Job board shark tank: some survive…and some don’t

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shark_tankI’ve been covering the job board world in this blog since 2009. During that time, I’ve covered lots of startups. I thought it might be interesting to go back and see how many are still around. You could call this an inspirational – or cautionary – post, I guess. So let’s take a look:

  • SkilledWizard: From September 2014. “A job board that looks a bit different, and is aimed at the skilled trades (electricians, plumbers, etc.). Candidates create a profile, search jobs and companies, sign up for job feeds, and so on.” Dead.
  • Gigats: From September 2014. “Gigats is not a job board; we are a job matching service“. In other words, the candidate is going to get jobs via emails from multiple sources. Still going strong.
  • MyJobMatcher: From August 2012. “Not surprisingly, this site takes your resume and matches it to a bunch of jobs (apparently using a fellow named Bob) to find the right job.” Still going strong.
  • TalentSprocket: From February 2013. “It bills itself as ‘the first machine learning system for erecruiting ‘ – in other words, it tries to automate and improve the entire process of hiring, from job ad creation to sourcing and selection.” Dead.
  • KROW: From July 2013. “Did I say semantic already? Well, KROW also uses semantic matching to analyze your CV and create ‘your personal work DNA’.” Now thriving as BeWorkHappy.
  • ApplyApp.ly: From August 2012. “Using either your LinkedIn profile or resume, AplyApp.ly finds you jobs – with a twist. You can include location (nothing unusual, and limited), job type (intern, professional, etc.), and your MeyersBriggs rating.” Not exactly dead – now part of Resunate
  • Raise Your Flag:From September 2014. “Raise Your Flag will certainly show you jobs – but it also shows you job paths: how to get from where you are to a specific target career.” Still going strong(Although the home page graphics made me seasick!).
  • TheCrowdWorks: From September 2014. “As you might guess from the name, TheCrowdWorks is essentially a job board with a crowdsourcing piece that allows the candidate to answer questions from other candidates and then get badges.” Dead.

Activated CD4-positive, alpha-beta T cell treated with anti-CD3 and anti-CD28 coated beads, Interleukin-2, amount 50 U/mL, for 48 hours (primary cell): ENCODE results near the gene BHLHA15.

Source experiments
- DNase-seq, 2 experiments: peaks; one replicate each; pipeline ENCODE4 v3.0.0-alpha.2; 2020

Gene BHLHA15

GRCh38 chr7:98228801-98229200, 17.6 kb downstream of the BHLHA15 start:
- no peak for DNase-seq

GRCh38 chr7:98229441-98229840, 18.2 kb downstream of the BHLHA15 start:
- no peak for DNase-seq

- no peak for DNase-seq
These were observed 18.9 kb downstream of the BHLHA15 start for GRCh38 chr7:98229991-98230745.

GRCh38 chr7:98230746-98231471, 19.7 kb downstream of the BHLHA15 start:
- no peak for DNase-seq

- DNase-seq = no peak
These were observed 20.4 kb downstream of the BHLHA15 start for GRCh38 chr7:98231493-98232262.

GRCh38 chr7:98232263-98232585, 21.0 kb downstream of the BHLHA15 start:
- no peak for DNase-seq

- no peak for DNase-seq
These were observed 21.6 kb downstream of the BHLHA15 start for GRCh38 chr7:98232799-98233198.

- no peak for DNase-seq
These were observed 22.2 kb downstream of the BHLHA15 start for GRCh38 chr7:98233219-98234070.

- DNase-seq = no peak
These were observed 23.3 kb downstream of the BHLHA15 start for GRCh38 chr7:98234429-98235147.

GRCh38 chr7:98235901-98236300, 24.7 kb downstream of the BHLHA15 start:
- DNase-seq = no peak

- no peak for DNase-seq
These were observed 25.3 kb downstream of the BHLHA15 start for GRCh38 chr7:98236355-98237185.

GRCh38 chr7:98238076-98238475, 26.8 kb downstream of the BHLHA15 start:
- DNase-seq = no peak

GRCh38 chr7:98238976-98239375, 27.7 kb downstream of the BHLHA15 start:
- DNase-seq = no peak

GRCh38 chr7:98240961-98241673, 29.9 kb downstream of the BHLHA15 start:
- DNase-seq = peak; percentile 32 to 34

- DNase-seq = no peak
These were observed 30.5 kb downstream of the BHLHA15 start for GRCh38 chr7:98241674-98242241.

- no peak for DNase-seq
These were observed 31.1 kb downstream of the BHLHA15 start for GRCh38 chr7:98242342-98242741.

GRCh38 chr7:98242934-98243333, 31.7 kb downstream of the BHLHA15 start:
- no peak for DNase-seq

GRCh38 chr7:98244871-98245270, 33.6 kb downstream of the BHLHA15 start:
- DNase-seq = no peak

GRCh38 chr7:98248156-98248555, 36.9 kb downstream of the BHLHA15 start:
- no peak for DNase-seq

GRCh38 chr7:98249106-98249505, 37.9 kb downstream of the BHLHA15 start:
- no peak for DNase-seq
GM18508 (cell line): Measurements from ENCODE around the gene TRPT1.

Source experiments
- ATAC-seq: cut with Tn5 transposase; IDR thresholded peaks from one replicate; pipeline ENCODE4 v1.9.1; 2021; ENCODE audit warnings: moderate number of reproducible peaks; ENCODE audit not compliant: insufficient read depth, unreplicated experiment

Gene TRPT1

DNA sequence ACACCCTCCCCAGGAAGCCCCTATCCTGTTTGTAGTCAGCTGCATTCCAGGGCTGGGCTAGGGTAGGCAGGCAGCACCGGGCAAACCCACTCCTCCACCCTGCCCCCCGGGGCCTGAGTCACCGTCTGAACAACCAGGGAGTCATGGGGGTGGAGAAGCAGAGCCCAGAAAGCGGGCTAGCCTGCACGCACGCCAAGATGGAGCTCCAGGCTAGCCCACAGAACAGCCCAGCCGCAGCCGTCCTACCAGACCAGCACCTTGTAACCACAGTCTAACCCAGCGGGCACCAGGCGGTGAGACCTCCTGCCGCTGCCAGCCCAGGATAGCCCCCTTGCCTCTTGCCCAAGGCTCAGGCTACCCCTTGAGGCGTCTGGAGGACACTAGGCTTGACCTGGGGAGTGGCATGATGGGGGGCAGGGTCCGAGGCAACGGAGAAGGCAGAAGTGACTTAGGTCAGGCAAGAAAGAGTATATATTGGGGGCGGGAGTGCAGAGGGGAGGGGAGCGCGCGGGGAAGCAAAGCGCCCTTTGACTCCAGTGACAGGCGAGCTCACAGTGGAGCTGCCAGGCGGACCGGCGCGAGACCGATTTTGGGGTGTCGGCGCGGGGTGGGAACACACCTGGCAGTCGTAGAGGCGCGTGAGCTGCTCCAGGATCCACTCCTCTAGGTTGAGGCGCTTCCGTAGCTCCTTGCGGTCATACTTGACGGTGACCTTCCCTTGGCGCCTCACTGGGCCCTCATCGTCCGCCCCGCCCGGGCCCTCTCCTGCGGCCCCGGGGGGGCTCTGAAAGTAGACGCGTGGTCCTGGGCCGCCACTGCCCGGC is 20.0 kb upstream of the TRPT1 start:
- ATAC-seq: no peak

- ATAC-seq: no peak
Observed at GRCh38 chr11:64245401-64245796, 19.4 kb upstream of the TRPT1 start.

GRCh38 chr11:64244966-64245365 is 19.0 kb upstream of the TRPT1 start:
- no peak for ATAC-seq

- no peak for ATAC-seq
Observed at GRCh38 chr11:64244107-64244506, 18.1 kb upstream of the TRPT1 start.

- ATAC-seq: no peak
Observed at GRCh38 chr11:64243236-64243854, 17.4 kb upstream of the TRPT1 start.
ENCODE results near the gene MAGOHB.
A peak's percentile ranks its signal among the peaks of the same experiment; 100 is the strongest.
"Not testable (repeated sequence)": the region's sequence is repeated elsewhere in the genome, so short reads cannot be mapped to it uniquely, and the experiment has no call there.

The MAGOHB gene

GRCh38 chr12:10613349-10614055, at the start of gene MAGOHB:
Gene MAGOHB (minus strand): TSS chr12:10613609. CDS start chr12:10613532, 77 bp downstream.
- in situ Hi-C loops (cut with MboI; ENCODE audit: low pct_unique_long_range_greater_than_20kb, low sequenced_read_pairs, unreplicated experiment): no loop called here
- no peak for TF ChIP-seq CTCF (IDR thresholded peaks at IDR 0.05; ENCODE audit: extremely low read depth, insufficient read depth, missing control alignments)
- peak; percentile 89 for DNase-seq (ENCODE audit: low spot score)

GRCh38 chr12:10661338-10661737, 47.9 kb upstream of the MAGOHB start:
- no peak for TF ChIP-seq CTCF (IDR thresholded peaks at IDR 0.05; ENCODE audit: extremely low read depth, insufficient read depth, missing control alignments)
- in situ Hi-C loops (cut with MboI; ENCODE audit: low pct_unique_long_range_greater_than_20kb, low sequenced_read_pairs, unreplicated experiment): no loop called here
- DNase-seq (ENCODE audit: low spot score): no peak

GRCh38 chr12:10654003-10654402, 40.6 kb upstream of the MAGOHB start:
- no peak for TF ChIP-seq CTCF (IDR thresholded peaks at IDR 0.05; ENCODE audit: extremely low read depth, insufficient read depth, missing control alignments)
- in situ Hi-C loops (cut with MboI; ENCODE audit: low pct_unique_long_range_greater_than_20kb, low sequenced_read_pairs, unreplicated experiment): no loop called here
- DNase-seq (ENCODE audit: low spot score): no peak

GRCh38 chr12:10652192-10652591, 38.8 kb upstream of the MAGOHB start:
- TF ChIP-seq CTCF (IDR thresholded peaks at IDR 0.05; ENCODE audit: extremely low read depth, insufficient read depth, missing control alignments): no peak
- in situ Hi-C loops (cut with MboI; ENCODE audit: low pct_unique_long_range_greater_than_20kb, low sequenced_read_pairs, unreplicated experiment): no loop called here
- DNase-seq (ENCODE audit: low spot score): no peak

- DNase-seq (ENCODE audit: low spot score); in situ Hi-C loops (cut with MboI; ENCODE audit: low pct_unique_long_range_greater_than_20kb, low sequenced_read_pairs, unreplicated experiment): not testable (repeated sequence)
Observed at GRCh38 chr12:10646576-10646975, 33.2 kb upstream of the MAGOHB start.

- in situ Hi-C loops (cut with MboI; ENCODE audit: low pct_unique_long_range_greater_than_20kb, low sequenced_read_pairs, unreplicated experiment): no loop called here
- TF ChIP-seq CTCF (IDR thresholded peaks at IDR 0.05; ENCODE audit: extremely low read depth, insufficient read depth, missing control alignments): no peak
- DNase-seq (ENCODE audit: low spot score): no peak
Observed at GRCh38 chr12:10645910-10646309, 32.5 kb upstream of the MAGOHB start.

• HireArt:  From July 2013.”It wasn’t immediately obvious to me what HireArt was: a video interviewing platform? a job board? a staffing site?” Still going with focus on startup jobs.
  • Railyo: From February 2013. “This site is what I call ‘hyper-niche’ – it focuses exclusively on developers specializing in Ruby on Rails. There’s a twist, though – the candidate has to ‘apply’ to the board, where he/she is screened (presumably by other developers before being allowed to participate in this ‘private network’.” Still going strong.
  • IdealCandidate: From September 2014.”A LinkedIn-centric site for sales candidates. You sign in via LI, enter your desired compensation, pick your industry sector, run through a (time-consuming) culture-fit assessment, and then finally you see a profile and (hopefully) some matching jobs.” Still going strong.
  • JobFig:  From February 2013“This site is built around a personality test that the candidate takes; the results are used to ensure ‘right fit’ with employers and jobs.” Still going strong.
  • HireStarts: From August 2012. “HireStarts says it is a social network for connecting employers with college students. It’s what I call a candidate pay site, charging the job seeker to participate (it does have a basic free membership), and also charging employers to participate.” Dead.
  • DeveloperAuction: From August 2012. “Yes, it’s exactly what it says it is: a place where developers can auction themselves to the highest bidder.” Now thriving as Hired.com.
  • Gozaik: From July 2013.”Gozaik is a job board focused primarily on Twitter. You search, find a job, apply via Twitter (you create a Gozaik resume with video, etc) or the company website, and use GoMail to communicate with potential hirers.” Gozaik is gone to Monster.

My very unscientific look at all the listings (including the ones not included above) show a failure rate of about 50% – honestly, a bit better than I had imagined.  Maybe the folks that decide to launch their startups in the recruiting world are better informed and prepared than the average startup? At any rate, congrats to those who are still in business – and to those who aren’t. Both have made this industry vital and alive!

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This Post Has One Comment

  1. Ji-A Min

    Thanks for featuring Ideal Candidate and providing an accurate and fair overview!

    Regarding the length of the assessment, you need to collect a lot of data from people in order to make accurate job matches. And while the length of the personality and culture assessment is the most common complaint we get from our candidates, 89% of those who start it complete it.

    We’re always listening to candidates’ feedback in order to improve their experience and we’ve made some recent changes to streamline the signup process and add more value to our candidates’ job search.

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